Tuesday 16 June 2015

1972 Porsche 911 2.5 S-R (M491) - Maxted Page


Halstead, Essex, CO9 2WL
Telephone: 00 44 (0)1787 477749                 Fax: 00 44 (0)1787 475994


1972 Porsche 911 2.5 S-R (M491)

'The 1972 & 1974 European Hill Climb
Championship-winning / ex- Anton Fischhaber'
Chassis #911 230 1195
By the end of 1971 the Porsche 917 and Ferrari 512 battles were over and the 5.0 litre (‘big bangers’) had been replaced by a 3.0 litre formula for sports racing cars. Porsche now realised that the development of the 911 for GT racing and not just rallying, as it had been mainly used for previously, was becoming increasingly more urgent. For 1972, the Porsche racing department developed the 911S into a lightweight 2.5 litre Group 4 FIA GT racing car - the 911 S-R 2.5, or more commonly known today as the 911 2.5 ST.

In 1972, over an eight month period, the Porsche factory built just twenty-one of these special racing cars, which were offered to private teams to compete in Group 4 FIA events. The M491 option was a lightweight / full competition-prepared designation, similar in spec to the RS-R which came the following year and included the special features laid out below.

The 2.5 S-R was in fact the 1st FULL race-specified and fully homologated Group 4 car, which could be bought directly from the Porsche factory racing department (the 911-R not being homologated), which came with everything fitted as standard (the previous years T/R and ST’s being built from an option list) and set the pattern for the Factory Group 4 cars to follow, such as the RSR’s and 934’s, etc.

The new Type 911/70 race engine: Aluminium–alloy cylinders with an increased bore to 86.7mm and stroke increased from 66mm to 70.4mm to produce an increase in capacity to 2492cc. Built with racing pistons, the cylinder heads had polished intake and exhaust ports and larger valves, together with racing camshaft and racing exhaust system. Equipped with a twin-ignition system and Bosch racing mechanical injection system with high-butterfly intake. Power output was 270 bhp with 193 lbs. ft torque.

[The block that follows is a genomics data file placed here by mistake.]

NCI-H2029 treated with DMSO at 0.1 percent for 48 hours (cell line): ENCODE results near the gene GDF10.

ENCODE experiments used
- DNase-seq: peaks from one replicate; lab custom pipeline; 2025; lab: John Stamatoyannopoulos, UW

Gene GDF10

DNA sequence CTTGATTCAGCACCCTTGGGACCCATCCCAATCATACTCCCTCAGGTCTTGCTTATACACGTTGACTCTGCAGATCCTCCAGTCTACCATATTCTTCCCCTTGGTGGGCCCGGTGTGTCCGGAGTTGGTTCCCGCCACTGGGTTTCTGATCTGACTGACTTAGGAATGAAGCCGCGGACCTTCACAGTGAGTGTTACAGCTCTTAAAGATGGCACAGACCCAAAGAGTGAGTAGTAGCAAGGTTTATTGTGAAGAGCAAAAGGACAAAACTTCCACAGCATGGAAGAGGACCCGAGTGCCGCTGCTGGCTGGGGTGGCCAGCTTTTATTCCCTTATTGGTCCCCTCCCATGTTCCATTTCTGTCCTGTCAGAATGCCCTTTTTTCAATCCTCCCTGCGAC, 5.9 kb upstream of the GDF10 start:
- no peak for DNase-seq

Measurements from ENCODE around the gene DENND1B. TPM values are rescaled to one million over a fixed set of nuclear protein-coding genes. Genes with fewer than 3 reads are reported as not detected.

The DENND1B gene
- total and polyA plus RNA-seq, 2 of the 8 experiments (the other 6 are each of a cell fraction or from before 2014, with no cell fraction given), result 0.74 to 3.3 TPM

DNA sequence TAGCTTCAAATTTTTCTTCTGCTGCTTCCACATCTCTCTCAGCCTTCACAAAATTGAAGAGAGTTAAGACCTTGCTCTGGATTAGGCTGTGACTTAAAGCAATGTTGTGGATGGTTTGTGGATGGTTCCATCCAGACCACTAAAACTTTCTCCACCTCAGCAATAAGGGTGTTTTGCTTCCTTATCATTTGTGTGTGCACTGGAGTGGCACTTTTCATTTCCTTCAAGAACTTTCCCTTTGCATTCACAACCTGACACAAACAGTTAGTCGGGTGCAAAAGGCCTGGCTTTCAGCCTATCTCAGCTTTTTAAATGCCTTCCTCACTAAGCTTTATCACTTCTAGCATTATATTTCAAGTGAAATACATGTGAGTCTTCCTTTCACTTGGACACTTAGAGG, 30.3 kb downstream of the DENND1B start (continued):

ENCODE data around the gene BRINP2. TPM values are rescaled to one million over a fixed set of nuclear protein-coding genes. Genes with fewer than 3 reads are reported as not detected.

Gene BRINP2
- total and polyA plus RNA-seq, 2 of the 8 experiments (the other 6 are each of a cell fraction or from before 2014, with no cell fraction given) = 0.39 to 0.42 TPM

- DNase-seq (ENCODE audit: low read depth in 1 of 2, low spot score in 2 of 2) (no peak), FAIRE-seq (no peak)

The new 915 gear-box was fitted with an extra oil cooling pump, limited slip differential and competition shafts.

Body and Chassis
The lightweight chassis had extended front and rear wheel arches (front arches the same as the following year’s 2.8 RSR - with same part No - and the rears the same as the 1971 ST) to accommodate the fitment of 7 or 8 inch Fuchs racing wheels to the front, and 9 inch to the rear, as permitted by the rules. The suspension was lowered with A-arms to the front and semi-trailing arms at the rear and with uprated hydraulic shock-absorbers and a choice of anti roll bars. Brakes were also uprated to ventilated discs with a dual-circuit system and could be fitted with aluminium 908 “quick release” front calipers (magnesium was also offered as a werks option and fitted to #1195) and special aluminium rear calipers with racing-pads and brake-fluid.